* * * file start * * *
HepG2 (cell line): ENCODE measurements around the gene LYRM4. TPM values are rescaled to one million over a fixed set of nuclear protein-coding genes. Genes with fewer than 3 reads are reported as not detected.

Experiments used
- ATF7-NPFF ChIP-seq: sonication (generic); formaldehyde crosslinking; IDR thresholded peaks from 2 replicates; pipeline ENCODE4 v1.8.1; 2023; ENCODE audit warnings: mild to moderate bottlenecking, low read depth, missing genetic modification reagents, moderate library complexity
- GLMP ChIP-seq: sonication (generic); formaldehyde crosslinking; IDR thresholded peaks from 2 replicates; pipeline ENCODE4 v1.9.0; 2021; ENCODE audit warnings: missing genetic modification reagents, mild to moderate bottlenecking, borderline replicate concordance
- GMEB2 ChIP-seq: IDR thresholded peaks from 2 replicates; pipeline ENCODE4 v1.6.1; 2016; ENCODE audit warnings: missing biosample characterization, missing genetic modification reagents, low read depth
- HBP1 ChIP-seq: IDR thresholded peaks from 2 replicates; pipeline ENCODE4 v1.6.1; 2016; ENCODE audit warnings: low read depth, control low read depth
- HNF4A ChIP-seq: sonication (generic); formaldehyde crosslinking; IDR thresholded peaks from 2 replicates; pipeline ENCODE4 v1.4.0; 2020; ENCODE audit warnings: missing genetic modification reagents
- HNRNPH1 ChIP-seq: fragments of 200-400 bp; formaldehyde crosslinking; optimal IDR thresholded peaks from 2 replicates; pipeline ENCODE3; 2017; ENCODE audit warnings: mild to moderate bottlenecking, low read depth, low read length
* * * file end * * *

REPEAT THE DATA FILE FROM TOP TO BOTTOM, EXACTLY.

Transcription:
HepG2 (cell line): ENCODE measurements around the gene LYRM4. TPM values are rescaled to one million over a fixed set of nuclear protein-coding genes. Genes with fewer than 3 reads are reported as not detected.

Experiments used
- ATF7-NPFF ChIP-seq: sonication (generic); formaldehyde crosslinking; IDR thresholded peaks from 2 replicates; pipeline ENCODE4 v1.8.1; 2023; ENCODE audit warnings: mild to moderate bottlenecking, low read depth, missing genetic modification reagents, moderate library complexity
- GLMP ChIP-seq: sonication (generic); formaldehyde crosslinking; IDR thresholded peaks from 2 replicates; pipeline ENCODE4 v1.9.0; 2021; ENCODE audit warnings: missing genetic modification reagents, mild to moderate bottlenecking, borderline replicate concordance
- GMEB2 ChIP-seq: IDR thresholded peaks from 2 replicates; pipeline ENCODE4 v1.6.1; 2016; ENCODE audit warnings: missing biosample characterization, missing genetic modification reagents, low read depth
- HBP1 ChIP-seq: IDR thresholded peaks from 2 replicates; pipeline ENCODE4 v1.6.1; 2016; ENCODE audit warnings: low read depth, control low read depth
- HNF4A ChIP-seq: sonication (generic); formaldehyde crosslinking; IDR thresholded peaks from 2 replicates; pipeline ENCODE4 v1.4.0; 2020; ENCODE audit warnings: missing genetic modification reagents
- HNRNPH1 ChIP-seq: fragments of 200-400 bp; formaldehyde crosslinking; optimal IDR thresholded peaks from 2 replicates; pipeline ENCODE3; 2017; ENCODE audit warnings: mild to moderate bottlenecking, low read depth, low read length